Op-Ed: Staffing Shortages AND Empty Shelves
Amazingly, Columbus Georgia has a tendency to think it's a Lone Ranger in the world of politics and economics until ...
(a) It admits it needs federal money to continue to survive (what some would refer to as "socialism"); and
(b) Whatever is going on around the world and across the nation happens here.
In visits today to Piggly Wiggly on 13th, Winn-Dixie on Macon, and Publix on Macon - the bone-chilling fact shows up live and in 4D that Columbus is not a 'stand-alone' town or a town that floats on an island that is disconnected from the rest of the country, or the world.
To hear some people tell it, as long as whatever it is in the news "isn't happening in Columbus," we shouldn't be discussing it.
Whatever it is always seems to show up here 'some kind of' however.
Locally, store shelves are emptying, ringing phones are going unanswered, and stores are closing early or not opening at all due to staffing shortages.
It is a stark reminder that Columbus is not an entity unto itself in a land that seems to be slowly but surely settling into over-arching themes of mediocrity, confusion, and self-defeatism.
One elderly man and his wife approached me at CVS Pharmacy on Hilton and said "You call 'em on the phone and nobody answers, then you get down here and six people are standing behind the counter yapping it up with a ringing phone sitting on the counter right next to them."
True enough, I've called other places of business and experienced the following ...
1) No answer; 2) Extraordinary wait times if someone does answer; and 3) Someone yapping in my ear about some personal matter that has nothing to do with me as I waited too long for the person who picked up the phone just to say "Hello" or "May I help you?"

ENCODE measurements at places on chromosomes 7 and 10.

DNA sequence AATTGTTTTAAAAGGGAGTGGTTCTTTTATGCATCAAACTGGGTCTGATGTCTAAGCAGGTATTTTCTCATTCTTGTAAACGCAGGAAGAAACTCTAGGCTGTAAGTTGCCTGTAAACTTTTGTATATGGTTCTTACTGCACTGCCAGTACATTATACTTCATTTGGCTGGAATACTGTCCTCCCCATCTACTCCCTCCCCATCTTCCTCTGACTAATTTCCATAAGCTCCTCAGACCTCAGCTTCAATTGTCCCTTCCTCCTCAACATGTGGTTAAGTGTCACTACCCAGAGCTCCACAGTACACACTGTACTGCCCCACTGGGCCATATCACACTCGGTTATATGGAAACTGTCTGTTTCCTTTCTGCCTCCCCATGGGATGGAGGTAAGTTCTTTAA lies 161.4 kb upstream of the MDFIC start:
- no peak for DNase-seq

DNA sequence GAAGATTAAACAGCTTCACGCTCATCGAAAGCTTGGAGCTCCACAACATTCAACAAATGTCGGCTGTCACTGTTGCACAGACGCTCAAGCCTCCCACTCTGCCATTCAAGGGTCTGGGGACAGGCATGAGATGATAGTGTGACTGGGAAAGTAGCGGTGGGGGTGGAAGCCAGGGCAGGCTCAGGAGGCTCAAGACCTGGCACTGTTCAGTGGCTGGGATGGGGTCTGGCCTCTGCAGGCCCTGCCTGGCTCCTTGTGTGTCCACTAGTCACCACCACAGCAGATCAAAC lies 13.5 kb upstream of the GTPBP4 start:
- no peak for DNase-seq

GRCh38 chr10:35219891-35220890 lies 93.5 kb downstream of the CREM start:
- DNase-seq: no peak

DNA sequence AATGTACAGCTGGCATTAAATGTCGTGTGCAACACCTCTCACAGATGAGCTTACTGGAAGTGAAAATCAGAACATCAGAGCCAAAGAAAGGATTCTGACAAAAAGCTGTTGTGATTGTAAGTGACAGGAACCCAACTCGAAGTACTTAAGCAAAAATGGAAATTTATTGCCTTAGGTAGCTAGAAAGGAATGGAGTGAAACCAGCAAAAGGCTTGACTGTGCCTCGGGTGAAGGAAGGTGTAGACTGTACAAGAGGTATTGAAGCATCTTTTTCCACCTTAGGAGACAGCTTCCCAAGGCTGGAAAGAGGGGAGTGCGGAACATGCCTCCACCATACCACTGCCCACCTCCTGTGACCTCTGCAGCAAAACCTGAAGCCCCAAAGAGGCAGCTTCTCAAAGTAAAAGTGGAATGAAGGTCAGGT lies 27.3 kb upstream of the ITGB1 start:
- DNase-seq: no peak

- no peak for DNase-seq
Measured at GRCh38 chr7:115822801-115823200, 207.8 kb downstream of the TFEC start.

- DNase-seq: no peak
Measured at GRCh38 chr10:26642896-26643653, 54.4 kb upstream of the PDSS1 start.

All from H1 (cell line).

Here's a thought: If you're just going to continue a private conversation with another party after you pick up the phone, just don't answer it at all.
But back to the subject at hand:
Walking into a store that is obviously not short-staffed where the phone is still not being answered makes me wonder why it is some places seem to have too many employees while others don't have enough.
Did any of them have any training in customer service or are service stores just staffing warm bodies in case something goes wrong?
What is really going on?
And putting people's shopping items in garbage bags? C'mon, Family Dolla-dolla... Guess we don't realize how much we take for granted until it isn't there any more. Thanks for the extra garbage bag, though ... every penny helps.
_If you go to Publix or Piggly Wiggly and they are putting your groceries in plastic garbage bags, you know all hell has broken loose somewhere in the world._
Many have said President Biden shoveling money out of the White House made a lot of people too lazy to work, but the truth is he didn't shovel enough out to make anybody rich enough not to have to work -- just enough to take a short break from being wage slaves working too long with too little return on the investment of time and money.
Yes, it costs just to keep a job. Always has.
Could it be some folks were just smart enough to use the excess funds to get themselves self-employed so they would no longer need a full-time job?
Oh, well, we said that one day those billionaire fatkats with car elevators, ten homes around the world, and penile protrusions crafted into spaceships were going to have to get off their butts and actually work for their own money - maybe that day is right around the corner.
Can't wait to see Jeff Bezos picking, pulling and packing and loading trucks just to keep his income coming in.